Articles Posted in Employment Law

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ist1_6313560-isolated-smart-phone-in-left-hand.jpgAccording to Business Insurance, the Chicago Police Department is being sued by a sergeant on the force for overtime that he asserts was earned while using his smart-phone while he was off the clock. The lawsuit is a proposed class action.

Pursuant to the Fair Labor Standards Act (FLSA), nonexempt employees are to be compensated for time spent working over forty hours per week. This work does not necessarily need to be required by the employer. It can be work merely for the benefit of the employer. Thus, the existence of a smart-phone and its subsequent use off of work hours by a nonexempt employee may cause overtime pay issues for the employer.

In this case, the sergeant with the department alleges that he was provided the smart-phone for the purposes of accessing voice mails, work related emails, and department texts. He claims that much of the department work was accomplished with use of his smart-phone. Therefore, he is seeking overtime pay for the time he spent working beyond the forty-hour work week.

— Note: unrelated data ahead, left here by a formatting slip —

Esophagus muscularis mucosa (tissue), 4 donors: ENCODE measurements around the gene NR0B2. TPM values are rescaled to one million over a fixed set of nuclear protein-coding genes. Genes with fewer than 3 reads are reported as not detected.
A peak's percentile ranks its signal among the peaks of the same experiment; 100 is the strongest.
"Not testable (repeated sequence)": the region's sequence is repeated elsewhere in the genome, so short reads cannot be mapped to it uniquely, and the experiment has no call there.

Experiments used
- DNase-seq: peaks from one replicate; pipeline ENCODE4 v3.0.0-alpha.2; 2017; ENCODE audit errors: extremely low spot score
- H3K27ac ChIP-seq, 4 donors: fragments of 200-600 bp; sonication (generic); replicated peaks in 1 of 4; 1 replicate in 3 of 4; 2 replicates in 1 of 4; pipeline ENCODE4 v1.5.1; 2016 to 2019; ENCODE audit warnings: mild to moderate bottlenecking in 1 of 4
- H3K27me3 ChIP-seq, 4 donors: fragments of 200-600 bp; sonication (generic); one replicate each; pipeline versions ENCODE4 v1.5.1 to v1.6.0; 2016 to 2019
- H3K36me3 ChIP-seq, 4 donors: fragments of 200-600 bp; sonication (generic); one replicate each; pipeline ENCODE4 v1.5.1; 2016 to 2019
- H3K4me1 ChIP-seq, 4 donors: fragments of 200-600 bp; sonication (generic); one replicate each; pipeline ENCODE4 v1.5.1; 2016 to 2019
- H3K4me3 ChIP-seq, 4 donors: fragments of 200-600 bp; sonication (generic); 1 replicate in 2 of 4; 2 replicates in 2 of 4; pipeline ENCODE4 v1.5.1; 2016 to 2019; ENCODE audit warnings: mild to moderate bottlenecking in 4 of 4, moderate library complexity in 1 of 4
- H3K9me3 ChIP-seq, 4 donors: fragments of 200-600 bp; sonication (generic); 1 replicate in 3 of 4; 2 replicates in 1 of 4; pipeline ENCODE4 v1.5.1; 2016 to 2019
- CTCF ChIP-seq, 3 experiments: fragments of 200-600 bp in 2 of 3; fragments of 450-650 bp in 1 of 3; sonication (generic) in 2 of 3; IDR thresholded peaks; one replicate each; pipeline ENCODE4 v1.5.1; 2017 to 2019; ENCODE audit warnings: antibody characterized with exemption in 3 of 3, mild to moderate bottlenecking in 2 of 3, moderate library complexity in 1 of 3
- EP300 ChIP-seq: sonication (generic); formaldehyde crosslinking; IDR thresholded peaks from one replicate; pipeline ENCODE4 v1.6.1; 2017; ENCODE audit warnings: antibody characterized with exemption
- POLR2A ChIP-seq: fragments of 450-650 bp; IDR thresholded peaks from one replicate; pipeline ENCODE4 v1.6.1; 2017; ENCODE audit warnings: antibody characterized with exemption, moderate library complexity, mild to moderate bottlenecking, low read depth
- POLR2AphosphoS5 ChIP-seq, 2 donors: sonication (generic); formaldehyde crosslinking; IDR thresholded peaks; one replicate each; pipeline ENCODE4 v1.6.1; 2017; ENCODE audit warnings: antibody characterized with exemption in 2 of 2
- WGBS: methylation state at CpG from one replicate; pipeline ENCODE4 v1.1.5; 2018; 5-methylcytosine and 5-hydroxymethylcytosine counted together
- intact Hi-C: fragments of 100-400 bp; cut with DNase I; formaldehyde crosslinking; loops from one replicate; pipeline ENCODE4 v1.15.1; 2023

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Our firm receives many calls with questions about discrimination claims. However, unfortunately, some individuals miss the time limits for filing a charge of discrimination with the Equal Employment Opportunity Commission, EEOC. Prior to filing a job discrimination lawsuit against your employer, relating to the laws enforced by the EEOC, you are required to file a Charge of Discrimination with the EEOC. It is important to know that you only have a limited amount of time to file this Charge of Discrimination.

As discussed on the EEOC website, you must file a charge within 180 days from the day the discrimination occurred. You will have 300 days “if a state or local agency enforces a law that prohibits employment discrimination on the same basis.” Keep in mind, the time rules for filing a charge of age discrimination is different. The filing deadline will only be extended to 300 days “if there is a state law prohibiting age discrimination in employment and a state agency or authority enforcing that law.”

Please note, however, individuals working for the federal government or those applying for federal jobs have a different process for filing a charge of discrimination. They must contact an EEO counselor within 45 days. There are exceptions that may extend the time limit.

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Our office often receives calls from individuals regarding employment discrimination and we thought it may help our blog readers if we outlined several federal laws which prohibit job discrimination. As you will see, these laws are meant to protect individuals from discrimination in the workplace, whether it be in the private realm or within the local, state, or federal government.

1) Title VII of the Civil Rights Act of 1964 (Title VIII): This act specifically prohibits employment discrimination on the basis of race, color, religion, sex, or national origin.